A priceless headline, with a bit of irony to it. Yes, according to the Daily Record, a delegation from Russia is visiting Jacksonville to learn how to operate a transparent government.

Perhaps we can share with a country under the control of a dictator how a “transparent” government allows the executive of our little airport to pull in a higher salary than his peers in Tampa, Miami, Orlando or Atlanta. Perhaps we can explain how to reward unilateral contracts to your closest friends. Perhaps we could explain how a Vice Chairman (and former Chairman) of the Port Authority can personally benefit from Port business he voted on. We can cap it all off by simply pointing to today’s headline in The Florida Times-Union—how to spend over $60 million on a courthouse with absolutely nothing to show for it.

How about a leader that complains about media questions, referring to the Jacksonville media as “the worst?”

Yup, even Putin’s Russia could probably pick up a few tips from Jacksonville, don’t you think?

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Ethics Commission Adds Scott Shine, Looks for Independence

The City’s Ethics Commission added long-time political activist Scott Shine as their newest member and pledged to work towards more independence. The Commission currently has no subpoena power and its authority is somewhat vague. It also apparently has no authority over the City’s independent agencies, something quite concerning considering the ongoing controversies at the Jacksonville Port Authority and the Jacksonville Aviation Authority.

The City’s Ethics Officer, which often investigates allegations of wrong-doing by the Mayor and members of his staff, reports to the Mayor—a conflict of interest that the Mayor seems to be quite comfortable with.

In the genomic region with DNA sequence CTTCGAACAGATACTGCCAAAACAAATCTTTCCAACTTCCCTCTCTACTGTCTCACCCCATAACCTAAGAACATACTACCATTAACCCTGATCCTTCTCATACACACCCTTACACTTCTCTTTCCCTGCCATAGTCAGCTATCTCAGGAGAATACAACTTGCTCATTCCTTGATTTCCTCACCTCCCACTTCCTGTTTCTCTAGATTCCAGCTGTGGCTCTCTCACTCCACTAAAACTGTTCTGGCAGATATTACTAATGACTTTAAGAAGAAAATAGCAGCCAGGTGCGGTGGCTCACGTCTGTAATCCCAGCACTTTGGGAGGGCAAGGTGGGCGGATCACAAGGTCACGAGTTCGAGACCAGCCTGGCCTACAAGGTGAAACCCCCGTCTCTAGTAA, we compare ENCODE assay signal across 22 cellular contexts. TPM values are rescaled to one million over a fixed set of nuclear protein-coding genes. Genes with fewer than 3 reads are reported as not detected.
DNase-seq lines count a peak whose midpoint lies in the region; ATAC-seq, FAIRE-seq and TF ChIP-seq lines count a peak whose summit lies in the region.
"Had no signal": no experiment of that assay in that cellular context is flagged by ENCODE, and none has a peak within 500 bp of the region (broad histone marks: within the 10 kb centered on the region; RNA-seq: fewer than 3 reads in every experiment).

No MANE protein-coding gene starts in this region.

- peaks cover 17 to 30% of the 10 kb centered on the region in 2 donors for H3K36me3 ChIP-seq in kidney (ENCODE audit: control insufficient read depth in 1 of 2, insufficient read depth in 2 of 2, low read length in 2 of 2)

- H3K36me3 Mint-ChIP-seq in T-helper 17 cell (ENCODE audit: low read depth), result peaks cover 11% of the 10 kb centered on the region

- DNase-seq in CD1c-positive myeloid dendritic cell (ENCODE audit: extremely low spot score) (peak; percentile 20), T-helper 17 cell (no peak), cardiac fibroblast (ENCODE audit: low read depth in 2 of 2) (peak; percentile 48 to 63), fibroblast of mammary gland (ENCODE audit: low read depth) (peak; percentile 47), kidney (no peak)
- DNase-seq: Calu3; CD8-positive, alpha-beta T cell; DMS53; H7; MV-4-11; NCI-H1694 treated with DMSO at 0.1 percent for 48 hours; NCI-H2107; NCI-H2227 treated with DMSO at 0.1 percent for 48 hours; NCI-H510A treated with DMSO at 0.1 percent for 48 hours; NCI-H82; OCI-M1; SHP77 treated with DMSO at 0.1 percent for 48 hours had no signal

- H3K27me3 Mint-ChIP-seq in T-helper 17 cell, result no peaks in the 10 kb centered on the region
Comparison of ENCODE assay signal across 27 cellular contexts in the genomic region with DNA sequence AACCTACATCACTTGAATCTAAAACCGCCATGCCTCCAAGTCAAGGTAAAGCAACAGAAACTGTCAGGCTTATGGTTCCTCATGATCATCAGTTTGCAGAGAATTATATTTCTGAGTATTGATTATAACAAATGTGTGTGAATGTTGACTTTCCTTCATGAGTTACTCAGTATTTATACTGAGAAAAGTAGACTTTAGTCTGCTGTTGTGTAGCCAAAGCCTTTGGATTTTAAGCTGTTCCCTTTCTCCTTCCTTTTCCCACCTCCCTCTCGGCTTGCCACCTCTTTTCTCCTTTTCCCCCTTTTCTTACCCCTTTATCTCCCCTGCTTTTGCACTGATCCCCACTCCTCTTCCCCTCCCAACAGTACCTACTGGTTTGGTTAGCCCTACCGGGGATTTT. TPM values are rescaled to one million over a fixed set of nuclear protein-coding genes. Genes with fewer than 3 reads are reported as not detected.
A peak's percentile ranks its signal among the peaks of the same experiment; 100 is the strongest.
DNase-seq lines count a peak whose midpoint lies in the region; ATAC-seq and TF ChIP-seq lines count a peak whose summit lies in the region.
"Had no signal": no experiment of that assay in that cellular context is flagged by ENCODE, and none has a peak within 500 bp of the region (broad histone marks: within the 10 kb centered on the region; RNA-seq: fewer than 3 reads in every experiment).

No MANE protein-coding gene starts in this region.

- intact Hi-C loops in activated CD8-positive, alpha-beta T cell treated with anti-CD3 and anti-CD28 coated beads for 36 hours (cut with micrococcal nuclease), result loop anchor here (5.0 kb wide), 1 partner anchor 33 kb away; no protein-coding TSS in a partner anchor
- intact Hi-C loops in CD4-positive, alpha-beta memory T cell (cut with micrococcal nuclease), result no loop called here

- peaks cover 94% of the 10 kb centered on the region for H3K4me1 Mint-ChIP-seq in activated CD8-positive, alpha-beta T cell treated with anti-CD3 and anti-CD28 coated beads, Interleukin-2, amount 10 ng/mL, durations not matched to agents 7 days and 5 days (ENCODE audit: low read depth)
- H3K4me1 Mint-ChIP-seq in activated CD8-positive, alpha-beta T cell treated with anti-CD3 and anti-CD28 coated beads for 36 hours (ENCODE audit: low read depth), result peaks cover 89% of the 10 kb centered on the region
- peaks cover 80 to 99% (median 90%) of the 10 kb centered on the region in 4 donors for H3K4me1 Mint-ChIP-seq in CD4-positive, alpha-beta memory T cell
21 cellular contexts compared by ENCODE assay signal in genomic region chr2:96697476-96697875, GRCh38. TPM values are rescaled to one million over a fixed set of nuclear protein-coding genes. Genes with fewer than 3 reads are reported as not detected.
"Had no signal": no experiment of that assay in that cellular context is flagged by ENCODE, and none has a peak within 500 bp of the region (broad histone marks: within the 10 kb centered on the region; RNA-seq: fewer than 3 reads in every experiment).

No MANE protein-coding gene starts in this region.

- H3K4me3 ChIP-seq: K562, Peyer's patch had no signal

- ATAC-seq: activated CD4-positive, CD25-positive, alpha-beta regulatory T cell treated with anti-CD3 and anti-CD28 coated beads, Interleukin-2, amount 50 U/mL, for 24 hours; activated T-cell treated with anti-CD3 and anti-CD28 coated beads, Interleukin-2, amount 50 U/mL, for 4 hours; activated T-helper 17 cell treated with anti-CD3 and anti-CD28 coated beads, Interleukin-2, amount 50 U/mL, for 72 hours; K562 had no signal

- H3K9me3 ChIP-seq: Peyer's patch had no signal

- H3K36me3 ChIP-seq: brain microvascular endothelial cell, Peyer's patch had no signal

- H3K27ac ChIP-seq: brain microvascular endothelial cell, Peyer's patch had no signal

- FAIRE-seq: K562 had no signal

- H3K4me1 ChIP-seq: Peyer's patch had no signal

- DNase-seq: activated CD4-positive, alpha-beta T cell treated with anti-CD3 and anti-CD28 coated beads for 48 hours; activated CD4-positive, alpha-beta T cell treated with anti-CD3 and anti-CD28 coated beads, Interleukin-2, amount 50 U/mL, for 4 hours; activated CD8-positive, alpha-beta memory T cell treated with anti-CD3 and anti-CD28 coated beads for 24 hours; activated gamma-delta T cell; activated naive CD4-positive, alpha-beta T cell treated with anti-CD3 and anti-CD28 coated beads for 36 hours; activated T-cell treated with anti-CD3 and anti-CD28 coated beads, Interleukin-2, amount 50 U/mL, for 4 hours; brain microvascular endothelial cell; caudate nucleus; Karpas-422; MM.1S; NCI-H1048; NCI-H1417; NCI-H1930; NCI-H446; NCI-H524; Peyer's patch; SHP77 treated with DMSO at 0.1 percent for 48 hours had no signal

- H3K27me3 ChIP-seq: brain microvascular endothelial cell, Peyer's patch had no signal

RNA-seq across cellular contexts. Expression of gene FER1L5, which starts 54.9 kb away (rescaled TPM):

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Ronnie Fussell Coddles Lobbyists

This has previously been discussed here, and today Ron Littlepage takes on the decision by City Council President Ronnie Fussell to put a door back on the City Council’s Green Room:

Entrance to the sacred grounds of the Green Room is limited to council members, city staff and “invited guests.”

It’s understandable that council members may need a place to take a break during council meetings or take a cell phone call, but it’s the “invited guests” that are the problem.

A recent example: Port officials were yukking it up in the Green Room with council members who will decide whether to allow the port to build a cruise ship terminal at Mayport.

Those opposed are left on the outside looking in.

Fussell can fix the problem by limiting the Green Room to council members and staff.

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More “local companies first”

Councilman Daniel Davis’ “local companies first” preference legislation is riding a rocky road, with the Chamber of Commerce objecting to it and requesting that a task force be appointed.  Interestingly enough, Councilman Art Graham thinks it’s such a great idea that he is sponsoring a resolution to encourage Jacksonville’s independent agencies to also adopt a “local companies first” policy. Councilman Graham’s bill, 2009-39, will be introduced at City Council this Tuesday night.

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New twist for the Mayport Cruise Terminal

The City Council’s Land Use and Zoning (LUZ) Committee was set to consider and vote on the legislation that must be approved in order for a cruise terminal to be located in Mayport.  In a strange twist, LUZ heard from the public at its meeting earlier this evening, but did not take a vote on any of the bills.  According to FCN, Jaxport’s board will hold a workshop on January 26 to discuss plans for Mayport.  So mark your calendars and show up, if you’re interested in this issue.

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Mayport cruise terminal deal falls through

Citing Jaxport’s failure to address shoreside power and the village’s shrimping and fishing industry concerns, the Mayport Civic Association rejected Jaxport’s latest proposed offer that sought to allay Mayport resident’s concerns about locating a cruise terminal in the village.  The City Council’s Land Use and Zoning Committee meets tomorrow and is currently scheduled to hear the legislation (3 separate bills) that would pave the way for the cruise terminal.  Read more about it here.